Exploration, in and of itself is not vital within Thronebreaker: The Witcher Tales, as most seasoned Gwent players will blast through most encounters with the starting deck. However, the more you explore the more formidable you become, and your once meagre army of foot soldiers, can with time and resources, be turned into an unstoppable war machine. But if you are not one for collecting cards, or resources, then Thronebreaker: The Witcher Tales has you covered, as the title in question also rewards you in many different, narrative centric ways, which are just as enjoyable as the abovementioned card collecting.
When I first heard of Thronebreaker: The Witcher Tales, I was incredibly sceptical as from what I’ve been told, it was nothing more than a paid single player mode for Gwent. And while such description discouraged me immensely, then I’ve still shelled out money for it, because well, it’s a Witcher game. And when I’ve fired it up for the very first time, I was surprised to say that at least the title in question oozes quality. And it is borderline impeccable from sound design, through its art style, all the way up to its gameplay and game design. And from the very first second, it is easy to see that Thronebreaker: The Witcher Tales is neither a Gwent oriented cash grab, nor low-effort indie. As in its scope and scale it outshines most modern RPGs. Even visually, it is significantly superior to games such as Diablo 3, as its execution is borderline perfect, and the core artstyle, while heavily relying on cell shading, possesses many unique features which make the title standout from the crowd.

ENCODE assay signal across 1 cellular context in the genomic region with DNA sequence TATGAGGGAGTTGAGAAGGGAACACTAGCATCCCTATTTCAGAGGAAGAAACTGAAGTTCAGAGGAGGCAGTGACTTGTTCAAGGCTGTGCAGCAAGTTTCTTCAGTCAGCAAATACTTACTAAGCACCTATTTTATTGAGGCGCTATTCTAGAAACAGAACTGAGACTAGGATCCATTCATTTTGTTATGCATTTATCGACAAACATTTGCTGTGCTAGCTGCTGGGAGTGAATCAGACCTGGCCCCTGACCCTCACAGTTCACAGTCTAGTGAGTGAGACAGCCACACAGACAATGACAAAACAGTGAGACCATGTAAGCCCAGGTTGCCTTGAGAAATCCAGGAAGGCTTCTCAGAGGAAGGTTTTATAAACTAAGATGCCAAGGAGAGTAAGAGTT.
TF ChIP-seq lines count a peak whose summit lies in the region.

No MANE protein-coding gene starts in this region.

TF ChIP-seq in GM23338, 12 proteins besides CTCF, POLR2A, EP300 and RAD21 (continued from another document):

If you were to look up Thronebreaker: The Witcher Tales right now, you’d notice that many screenshots regarding the title feature a steady amount of textboxes, and going by J-RPGs, you’d be right to assume that the title at hand features limited voice acting. But in assuming so you would be mortally incorrect, as Thronebreaker: The Witcher Tales features complete voiceover with all the bells and whistles attached. And every in-game character from a lowly peasant, all the way up to the main protagonist Meve, The Queen of Lyria, features a unique and recognisable voice. And this fact alone is incredibly surprising, as CD Projekt, has never advertised the title as an AAA game, yet Thronebreaker: The Witcher Tales feels and plays just like one – but comes at half the cost.
If you were to take Thronebreaker: The Witcher Tales at its face value, you’d be right to assume that it is a quick and easy indie game, designed to entice Gwent players into spending more money. But if you spend even as little as an hour with the title, you’d quickly notice that the game at hand is much more than indie, and that in many ways, it is much more than AAA. And that’s because it outshines not just small titles such as Night in The Woods, but also colossi like the recently released Assassin’s Creed: Odyssey. As in terms of visuals, narrative, and execution it is simply superior. And I know that 2018 is at an end, and that there are games such as Red Dead Redemption 2, God of War, and Spider-Man to compete with, but I feel like Thronebreaker: The Witcher Tales is an easy game of the year contender.
REVIEW CODE: A complimentary Sony Playstation 4 code was provided to Bonus Stage for this review. Please send all review code enquiries to firstname.lastname@example.org.